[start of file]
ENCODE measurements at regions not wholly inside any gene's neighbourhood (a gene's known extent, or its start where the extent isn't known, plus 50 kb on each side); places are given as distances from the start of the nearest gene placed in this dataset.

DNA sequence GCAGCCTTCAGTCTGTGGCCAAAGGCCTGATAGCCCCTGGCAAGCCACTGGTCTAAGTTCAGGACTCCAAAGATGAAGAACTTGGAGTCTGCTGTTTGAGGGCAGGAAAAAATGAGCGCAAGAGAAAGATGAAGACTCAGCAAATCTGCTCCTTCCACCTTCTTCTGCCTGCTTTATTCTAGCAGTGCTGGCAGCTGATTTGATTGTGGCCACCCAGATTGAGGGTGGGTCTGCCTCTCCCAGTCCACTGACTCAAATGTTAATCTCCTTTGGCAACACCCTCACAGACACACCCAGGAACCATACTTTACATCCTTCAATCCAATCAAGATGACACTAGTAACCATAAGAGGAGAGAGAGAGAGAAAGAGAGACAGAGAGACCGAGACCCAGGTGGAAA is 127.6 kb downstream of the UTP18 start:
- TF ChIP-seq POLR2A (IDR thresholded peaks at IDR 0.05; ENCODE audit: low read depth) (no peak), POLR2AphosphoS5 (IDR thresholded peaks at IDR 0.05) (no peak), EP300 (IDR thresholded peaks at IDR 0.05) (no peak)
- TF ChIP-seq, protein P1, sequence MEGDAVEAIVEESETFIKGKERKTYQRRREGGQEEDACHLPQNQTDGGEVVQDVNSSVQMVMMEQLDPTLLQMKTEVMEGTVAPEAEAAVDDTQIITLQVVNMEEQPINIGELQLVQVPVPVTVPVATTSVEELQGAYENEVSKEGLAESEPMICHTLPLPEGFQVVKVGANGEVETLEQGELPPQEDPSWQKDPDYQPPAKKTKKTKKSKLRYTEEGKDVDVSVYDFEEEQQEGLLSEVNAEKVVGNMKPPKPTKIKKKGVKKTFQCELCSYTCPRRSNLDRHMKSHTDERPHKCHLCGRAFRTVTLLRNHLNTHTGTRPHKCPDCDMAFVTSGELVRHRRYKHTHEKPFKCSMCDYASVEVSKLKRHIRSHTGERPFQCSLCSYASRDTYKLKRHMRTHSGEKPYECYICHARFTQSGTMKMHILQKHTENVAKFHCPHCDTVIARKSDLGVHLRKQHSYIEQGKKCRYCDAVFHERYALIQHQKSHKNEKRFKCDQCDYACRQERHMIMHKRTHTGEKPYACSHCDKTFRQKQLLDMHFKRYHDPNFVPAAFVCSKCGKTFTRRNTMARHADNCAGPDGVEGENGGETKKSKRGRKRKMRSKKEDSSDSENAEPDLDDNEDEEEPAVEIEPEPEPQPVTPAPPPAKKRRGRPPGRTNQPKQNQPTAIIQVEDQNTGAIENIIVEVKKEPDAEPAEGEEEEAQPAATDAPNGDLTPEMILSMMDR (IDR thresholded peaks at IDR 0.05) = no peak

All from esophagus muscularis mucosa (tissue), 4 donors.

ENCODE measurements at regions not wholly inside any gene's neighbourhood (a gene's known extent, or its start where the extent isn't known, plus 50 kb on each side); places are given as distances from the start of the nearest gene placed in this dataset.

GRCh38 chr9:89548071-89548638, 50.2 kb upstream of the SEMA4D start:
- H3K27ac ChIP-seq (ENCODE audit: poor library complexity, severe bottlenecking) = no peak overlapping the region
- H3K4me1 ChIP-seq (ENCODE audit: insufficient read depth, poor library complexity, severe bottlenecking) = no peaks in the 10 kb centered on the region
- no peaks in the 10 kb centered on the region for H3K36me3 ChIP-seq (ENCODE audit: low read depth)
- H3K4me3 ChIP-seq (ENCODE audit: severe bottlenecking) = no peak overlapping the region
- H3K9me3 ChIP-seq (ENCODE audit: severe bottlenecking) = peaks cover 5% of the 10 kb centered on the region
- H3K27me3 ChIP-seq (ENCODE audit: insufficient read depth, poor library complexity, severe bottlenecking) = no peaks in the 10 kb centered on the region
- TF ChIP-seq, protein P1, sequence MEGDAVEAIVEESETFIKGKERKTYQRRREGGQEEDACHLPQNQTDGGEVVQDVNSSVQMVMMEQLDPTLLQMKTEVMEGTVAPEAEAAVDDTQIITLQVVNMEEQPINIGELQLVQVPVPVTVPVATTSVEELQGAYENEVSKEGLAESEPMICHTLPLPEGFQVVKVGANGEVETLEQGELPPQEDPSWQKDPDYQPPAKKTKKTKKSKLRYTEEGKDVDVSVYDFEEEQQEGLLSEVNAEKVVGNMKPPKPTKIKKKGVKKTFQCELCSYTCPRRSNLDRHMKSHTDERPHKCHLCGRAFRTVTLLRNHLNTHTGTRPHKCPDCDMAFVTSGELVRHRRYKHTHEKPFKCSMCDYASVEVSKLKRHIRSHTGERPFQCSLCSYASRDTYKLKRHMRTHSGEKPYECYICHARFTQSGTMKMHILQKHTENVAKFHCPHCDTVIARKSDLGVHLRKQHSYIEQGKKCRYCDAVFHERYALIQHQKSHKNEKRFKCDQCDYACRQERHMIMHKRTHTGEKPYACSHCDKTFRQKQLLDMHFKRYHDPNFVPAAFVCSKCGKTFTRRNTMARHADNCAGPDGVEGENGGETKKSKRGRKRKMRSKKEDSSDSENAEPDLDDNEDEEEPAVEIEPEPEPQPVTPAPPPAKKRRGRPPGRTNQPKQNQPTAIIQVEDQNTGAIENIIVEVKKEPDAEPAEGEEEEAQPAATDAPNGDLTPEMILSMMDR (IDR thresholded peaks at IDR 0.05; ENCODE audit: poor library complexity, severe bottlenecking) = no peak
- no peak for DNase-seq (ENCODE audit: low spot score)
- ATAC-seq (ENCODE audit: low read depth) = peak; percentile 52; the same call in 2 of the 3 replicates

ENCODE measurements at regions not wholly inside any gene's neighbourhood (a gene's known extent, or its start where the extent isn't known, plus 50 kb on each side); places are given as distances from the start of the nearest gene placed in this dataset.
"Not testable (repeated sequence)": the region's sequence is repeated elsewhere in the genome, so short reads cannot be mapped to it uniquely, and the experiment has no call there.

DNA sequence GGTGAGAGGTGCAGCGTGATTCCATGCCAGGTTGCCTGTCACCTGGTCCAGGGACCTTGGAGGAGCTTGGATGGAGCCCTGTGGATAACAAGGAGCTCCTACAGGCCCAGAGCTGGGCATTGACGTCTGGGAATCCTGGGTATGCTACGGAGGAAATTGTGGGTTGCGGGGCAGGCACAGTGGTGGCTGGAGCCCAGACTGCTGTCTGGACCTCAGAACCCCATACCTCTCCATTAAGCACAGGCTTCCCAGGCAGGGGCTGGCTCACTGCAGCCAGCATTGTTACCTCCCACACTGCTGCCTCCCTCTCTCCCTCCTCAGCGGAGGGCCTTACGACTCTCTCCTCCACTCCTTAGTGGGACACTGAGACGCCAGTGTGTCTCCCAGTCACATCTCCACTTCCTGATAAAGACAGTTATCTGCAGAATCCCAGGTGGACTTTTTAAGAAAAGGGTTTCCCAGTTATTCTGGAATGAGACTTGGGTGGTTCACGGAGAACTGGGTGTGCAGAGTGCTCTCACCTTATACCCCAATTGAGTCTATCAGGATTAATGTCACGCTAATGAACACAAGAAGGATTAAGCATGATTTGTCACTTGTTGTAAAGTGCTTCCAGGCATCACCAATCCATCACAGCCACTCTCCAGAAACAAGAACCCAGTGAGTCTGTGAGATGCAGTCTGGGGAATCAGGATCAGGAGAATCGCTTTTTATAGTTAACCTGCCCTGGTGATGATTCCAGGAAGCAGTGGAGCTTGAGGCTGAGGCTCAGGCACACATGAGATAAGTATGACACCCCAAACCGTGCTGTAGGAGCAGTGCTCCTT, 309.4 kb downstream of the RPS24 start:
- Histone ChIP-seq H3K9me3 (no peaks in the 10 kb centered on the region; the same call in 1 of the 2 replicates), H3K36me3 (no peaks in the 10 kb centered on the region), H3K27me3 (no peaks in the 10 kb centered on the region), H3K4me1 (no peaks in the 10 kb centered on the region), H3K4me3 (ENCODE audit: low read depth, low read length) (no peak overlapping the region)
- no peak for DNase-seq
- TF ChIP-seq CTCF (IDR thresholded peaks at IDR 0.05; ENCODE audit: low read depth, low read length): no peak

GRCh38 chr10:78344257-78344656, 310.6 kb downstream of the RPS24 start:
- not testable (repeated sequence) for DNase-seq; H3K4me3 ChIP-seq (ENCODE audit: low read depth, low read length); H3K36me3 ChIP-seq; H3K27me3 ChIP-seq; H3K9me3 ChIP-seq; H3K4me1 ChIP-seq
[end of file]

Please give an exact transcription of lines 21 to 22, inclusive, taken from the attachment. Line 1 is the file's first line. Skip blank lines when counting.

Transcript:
- no peak for DNase-seq
- TF ChIP-seq CTCF (IDR thresholded peaks at IDR 0.05; ENCODE audit: low read depth, low read length): no peak